There was no response. He felt no swift tingling along his intricate nervous system. There was no suggestion anywhere of the presence of the id creatures, his only source of food on this desolate planet. Hopelessly, Coeurl crouched, an enormous catlike figure silhouetted against the dim, reddish sky line, like a distorted etching of a black tiger in a shadow world. What dismayed him was the fact that he had lost touch. He possessed sensory equipment that could normally detect organic id miles away. He recognized that he was no longer normal. His overnight failure to maintain contact indicated a physical breakdown. This was the deadly sickness he had heard about. Seven times in the past century he had found coeurla, too weak to move, their otherwise immortal bodies emaciated and doomed for lack of food. Eagerly, then, he had smashed their unresisting bodies, and taken what little id was still keeping them alive.
Coeurl shivered with excitement, remembering those meals. Then he snarled audibly, a defiant sound that quavered on the air, echoed and re-echoed among the rocks, and shuddered back along his nerves. It was an instinctive expression of his will to live.
And then, abruptly, he stiffened.
High above the distant horizon he saw a tiny glowing spot. It came nearer. It grew rapidly, enormously, into a metal ball. It became a vast, round ship. The great globe, shining like polished silver, hissed by above Coeurl, slowing visibly. It receded over a black line of hills to the right, hovered almost motionless for a second, then sank down out of sight.
Coeurl exploded from his startled immobility. With tigerish speed, he raced down among the rocks. His round, black eyes burned with agonized desire. His ear tendrils, despite their diminished powers, vibrated a message of id in such quantities that his body felt sick with the pangs of his hunger.
The distant sun, pinkish now, was high in the purple and black sky when he crept up behind a mass of rock and gazed from its shadows at the ruins of the city that sprawled below him. The silvery ship, in spite of its size, looked small against the great spread of the deserted, crumbling city. Yet about the ship was a leashed aliveness, a dynamic quiescence that, after a moment, made it stand out, dominating the foreground. It rested in a cradle made by its own weight in the rocky, resisting plain which began abruptly at the outskirts of the dead metropolis.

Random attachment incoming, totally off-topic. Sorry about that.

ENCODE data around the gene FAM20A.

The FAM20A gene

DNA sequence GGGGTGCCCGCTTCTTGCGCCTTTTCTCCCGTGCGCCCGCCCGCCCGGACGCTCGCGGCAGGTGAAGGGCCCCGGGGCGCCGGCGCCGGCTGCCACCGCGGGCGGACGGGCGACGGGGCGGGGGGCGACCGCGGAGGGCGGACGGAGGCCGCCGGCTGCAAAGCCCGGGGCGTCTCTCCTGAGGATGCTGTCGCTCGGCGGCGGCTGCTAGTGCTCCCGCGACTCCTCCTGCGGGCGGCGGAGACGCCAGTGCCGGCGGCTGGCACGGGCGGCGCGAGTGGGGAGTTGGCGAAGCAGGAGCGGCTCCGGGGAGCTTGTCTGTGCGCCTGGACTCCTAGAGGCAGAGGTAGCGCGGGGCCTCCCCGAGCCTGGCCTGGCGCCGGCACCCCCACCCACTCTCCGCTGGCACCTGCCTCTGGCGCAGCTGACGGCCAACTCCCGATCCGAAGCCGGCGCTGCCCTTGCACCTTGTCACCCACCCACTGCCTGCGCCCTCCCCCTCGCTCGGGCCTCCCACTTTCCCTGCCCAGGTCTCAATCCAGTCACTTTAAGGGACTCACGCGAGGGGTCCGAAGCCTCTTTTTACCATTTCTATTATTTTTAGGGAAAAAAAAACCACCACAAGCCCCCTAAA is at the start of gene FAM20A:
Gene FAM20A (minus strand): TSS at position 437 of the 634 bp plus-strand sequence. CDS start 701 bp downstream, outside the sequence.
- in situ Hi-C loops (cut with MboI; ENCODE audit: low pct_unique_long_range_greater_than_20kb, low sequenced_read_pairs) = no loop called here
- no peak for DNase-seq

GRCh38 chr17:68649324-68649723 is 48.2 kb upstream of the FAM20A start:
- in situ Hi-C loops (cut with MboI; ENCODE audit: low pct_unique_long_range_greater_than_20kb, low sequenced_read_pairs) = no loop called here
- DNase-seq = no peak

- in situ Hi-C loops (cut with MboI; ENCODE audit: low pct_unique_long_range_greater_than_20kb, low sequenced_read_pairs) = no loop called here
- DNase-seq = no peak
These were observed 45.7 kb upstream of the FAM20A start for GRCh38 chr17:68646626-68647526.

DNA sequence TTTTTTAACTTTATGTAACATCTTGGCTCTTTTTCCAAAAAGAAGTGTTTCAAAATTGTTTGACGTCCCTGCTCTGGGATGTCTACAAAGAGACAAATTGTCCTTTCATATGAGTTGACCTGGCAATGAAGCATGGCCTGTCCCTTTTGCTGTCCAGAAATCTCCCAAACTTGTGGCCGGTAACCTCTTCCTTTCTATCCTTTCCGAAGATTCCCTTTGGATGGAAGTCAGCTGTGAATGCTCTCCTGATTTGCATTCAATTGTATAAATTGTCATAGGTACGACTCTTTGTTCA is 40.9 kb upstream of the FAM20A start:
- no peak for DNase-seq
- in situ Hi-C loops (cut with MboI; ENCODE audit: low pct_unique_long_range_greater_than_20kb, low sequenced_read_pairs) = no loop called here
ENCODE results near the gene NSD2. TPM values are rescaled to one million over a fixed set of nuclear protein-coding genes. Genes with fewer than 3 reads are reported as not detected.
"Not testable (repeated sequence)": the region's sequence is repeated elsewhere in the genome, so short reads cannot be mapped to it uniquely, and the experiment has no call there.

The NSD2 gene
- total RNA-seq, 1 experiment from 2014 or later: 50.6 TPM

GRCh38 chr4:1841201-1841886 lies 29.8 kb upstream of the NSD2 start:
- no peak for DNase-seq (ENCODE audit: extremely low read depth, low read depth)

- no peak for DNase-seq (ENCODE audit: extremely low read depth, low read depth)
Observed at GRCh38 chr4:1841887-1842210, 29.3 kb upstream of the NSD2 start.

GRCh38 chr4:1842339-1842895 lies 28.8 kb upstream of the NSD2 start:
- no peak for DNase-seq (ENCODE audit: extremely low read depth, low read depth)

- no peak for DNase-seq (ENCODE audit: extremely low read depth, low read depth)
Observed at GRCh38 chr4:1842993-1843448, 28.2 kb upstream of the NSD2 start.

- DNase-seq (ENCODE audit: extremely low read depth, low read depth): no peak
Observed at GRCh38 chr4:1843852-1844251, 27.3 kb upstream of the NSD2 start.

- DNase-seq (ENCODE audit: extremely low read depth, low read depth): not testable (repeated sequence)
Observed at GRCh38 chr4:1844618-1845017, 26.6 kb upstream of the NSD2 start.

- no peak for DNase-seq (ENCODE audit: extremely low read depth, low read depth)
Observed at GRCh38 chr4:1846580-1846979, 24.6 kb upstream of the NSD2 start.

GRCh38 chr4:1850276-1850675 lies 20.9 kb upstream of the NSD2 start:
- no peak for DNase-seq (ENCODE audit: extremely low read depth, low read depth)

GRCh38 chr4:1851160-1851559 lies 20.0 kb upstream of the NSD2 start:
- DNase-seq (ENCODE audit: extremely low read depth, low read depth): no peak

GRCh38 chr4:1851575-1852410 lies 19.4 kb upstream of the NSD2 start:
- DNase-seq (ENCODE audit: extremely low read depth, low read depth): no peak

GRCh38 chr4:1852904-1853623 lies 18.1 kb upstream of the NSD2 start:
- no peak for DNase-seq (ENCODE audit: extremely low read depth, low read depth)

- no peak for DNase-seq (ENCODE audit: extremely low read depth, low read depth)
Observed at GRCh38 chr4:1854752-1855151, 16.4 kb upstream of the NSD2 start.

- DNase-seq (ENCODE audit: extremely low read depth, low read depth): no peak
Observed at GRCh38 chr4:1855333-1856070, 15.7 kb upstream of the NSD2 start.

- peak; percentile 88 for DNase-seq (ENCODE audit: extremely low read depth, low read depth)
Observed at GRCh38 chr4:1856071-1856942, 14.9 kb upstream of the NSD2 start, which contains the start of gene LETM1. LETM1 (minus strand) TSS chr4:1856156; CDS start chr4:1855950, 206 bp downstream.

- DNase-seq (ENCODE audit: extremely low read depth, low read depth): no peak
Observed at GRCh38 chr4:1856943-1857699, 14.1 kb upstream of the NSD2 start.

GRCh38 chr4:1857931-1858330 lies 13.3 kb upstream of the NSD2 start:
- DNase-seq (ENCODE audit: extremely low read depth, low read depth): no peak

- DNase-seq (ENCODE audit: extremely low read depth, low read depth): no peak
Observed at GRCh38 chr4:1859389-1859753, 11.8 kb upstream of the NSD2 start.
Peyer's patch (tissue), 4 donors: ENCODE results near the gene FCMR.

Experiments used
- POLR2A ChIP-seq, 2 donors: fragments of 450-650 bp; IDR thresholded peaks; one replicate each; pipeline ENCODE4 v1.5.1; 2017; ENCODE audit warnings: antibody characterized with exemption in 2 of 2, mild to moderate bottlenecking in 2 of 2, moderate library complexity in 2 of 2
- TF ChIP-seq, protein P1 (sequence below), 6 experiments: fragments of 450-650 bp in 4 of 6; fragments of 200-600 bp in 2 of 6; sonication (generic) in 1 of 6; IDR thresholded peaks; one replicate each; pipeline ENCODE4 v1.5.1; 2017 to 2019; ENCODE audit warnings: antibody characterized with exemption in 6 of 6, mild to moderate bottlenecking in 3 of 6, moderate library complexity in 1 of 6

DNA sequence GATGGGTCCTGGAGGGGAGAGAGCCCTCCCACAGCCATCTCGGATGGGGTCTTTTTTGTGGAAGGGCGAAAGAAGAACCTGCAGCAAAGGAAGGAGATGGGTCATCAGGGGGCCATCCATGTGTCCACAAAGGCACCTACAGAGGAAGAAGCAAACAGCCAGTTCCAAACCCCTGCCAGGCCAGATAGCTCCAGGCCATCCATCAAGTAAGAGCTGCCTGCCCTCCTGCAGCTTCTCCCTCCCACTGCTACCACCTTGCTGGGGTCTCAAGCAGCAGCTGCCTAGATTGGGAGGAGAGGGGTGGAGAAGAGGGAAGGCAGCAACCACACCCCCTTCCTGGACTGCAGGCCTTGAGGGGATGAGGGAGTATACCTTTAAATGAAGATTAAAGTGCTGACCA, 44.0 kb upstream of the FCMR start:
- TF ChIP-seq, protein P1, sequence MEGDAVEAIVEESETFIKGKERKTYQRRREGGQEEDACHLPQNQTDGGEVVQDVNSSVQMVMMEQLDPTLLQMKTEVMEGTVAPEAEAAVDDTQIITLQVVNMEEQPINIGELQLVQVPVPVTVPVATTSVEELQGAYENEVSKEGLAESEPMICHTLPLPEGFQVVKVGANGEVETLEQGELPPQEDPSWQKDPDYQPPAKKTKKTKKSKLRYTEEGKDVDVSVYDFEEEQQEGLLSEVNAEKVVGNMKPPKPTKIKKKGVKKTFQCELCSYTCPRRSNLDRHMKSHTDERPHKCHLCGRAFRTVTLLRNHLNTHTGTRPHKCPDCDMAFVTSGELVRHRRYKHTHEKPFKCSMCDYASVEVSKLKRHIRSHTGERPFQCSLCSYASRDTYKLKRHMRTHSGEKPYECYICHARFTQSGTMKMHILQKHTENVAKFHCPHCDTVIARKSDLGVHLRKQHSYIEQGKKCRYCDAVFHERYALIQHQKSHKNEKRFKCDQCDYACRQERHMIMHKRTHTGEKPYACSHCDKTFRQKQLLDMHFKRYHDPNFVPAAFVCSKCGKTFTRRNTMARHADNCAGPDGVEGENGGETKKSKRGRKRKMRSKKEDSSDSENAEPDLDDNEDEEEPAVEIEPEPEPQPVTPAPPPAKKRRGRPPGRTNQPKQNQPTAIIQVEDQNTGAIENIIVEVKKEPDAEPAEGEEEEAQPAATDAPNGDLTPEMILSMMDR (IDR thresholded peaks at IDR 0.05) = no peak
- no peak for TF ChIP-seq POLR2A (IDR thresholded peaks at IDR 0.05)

Coeurl gazed at the two-legged beings who had come from inside the ship. They stood in little groups near the bottom of an escalator that had been lowered from a brilliantly lighted opening a hundred feet above the ground. His throat thickened with the immediacy of his need. His brain grew dark with the impulse to charge out and smash these flimsy-looking creatures whose bodies emitted the id vibrations.
Mists of memory stopped that impulse when it was still only electricity surging through his muscles. It was a memory of the distant past of his own race, of machines that could destroy, of energies potent beyond all the powers of his own body. The remembrance poisoned the reservoirs of his strength. He had time to see that the beings wore something over their real bodies, a shimmering transparent material that glittered and flashed in the rays of the sun.
Cunning came, understanding of the presence of these creatures. This, Coeurl reasoned for the first time, was a scientific expedition from another star. Scientists would investigate, and not destroy. Scientists would refrain from killing him if he did not attack. Scientists in their way were fools.
Bold with his hunger, he emerged into the open. He saw the creatures become aware of him. They turned and stared. The three nearest him moved slowly back toward larger groups. One individual, the smallest of his group, detached a dull metal rod from a sheath at his side, and held it casually in one hand.
Coeurl was alarmed by the action, but he loped on. It was too late to turn back.
Copyright © 1939, 1943, 1950 by A. E. van Vogt